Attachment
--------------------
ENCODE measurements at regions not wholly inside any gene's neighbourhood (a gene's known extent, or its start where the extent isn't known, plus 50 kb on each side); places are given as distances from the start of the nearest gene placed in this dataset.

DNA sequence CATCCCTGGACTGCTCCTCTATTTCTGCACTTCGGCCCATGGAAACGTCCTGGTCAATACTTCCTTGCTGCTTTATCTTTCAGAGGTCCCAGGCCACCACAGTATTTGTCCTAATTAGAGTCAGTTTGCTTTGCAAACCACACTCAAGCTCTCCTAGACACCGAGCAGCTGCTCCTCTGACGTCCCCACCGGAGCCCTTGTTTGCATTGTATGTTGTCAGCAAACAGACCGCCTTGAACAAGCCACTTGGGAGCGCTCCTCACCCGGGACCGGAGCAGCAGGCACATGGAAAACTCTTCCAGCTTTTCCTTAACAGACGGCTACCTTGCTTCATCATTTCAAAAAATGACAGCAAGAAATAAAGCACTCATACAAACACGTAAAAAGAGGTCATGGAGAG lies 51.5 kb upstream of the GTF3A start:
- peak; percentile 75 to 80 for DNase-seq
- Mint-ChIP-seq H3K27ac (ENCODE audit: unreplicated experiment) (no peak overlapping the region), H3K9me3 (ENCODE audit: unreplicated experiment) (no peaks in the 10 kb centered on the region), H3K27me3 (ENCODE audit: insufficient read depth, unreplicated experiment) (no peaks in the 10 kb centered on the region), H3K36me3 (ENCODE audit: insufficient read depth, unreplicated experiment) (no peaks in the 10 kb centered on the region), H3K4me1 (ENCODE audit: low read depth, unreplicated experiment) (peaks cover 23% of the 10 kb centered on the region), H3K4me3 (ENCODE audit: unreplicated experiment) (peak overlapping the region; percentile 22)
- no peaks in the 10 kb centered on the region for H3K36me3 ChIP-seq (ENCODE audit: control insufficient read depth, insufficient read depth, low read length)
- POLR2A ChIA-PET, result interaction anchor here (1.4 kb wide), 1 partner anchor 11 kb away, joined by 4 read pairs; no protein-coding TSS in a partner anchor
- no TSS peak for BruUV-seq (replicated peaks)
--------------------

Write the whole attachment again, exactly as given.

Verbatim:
ENCODE measurements at regions not wholly inside any gene's neighbourhood (a gene's known extent, or its start where the extent isn't known, plus 50 kb on each side); places are given as distances from the start of the nearest gene placed in this dataset.

DNA sequence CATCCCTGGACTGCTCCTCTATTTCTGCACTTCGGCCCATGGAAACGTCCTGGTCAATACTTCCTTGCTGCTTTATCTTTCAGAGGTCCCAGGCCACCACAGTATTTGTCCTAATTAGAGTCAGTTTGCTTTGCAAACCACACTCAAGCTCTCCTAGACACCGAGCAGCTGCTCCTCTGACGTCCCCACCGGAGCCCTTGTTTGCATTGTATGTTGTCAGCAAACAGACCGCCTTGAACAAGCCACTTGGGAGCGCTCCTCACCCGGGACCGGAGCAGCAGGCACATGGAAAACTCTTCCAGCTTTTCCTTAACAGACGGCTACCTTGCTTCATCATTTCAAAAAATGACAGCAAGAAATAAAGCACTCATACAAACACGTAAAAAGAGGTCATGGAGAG lies 51.5 kb upstream of the GTF3A start:
- peak; percentile 75 to 80 for DNase-seq
- Mint-ChIP-seq H3K27ac (ENCODE audit: unreplicated experiment) (no peak overlapping the region), H3K9me3 (ENCODE audit: unreplicated experiment) (no peaks in the 10 kb centered on the region), H3K27me3 (ENCODE audit: insufficient read depth, unreplicated experiment) (no peaks in the 10 kb centered on the region), H3K36me3 (ENCODE audit: insufficient read depth, unreplicated experiment) (no peaks in the 10 kb centered on the region), H3K4me1 (ENCODE audit: low read depth, unreplicated experiment) (peaks cover 23% of the 10 kb centered on the region), H3K4me3 (ENCODE audit: unreplicated experiment) (peak overlapping the region; percentile 22)
- no peaks in the 10 kb centered on the region for H3K36me3 ChIP-seq (ENCODE audit: control insufficient read depth, insufficient read depth, low read length)
- POLR2A ChIA-PET, result interaction anchor here (1.4 kb wide), 1 partner anchor 11 kb away, joined by 4 read pairs; no protein-coding TSS in a partner anchor
- no TSS peak for BruUV-seq (replicated peaks)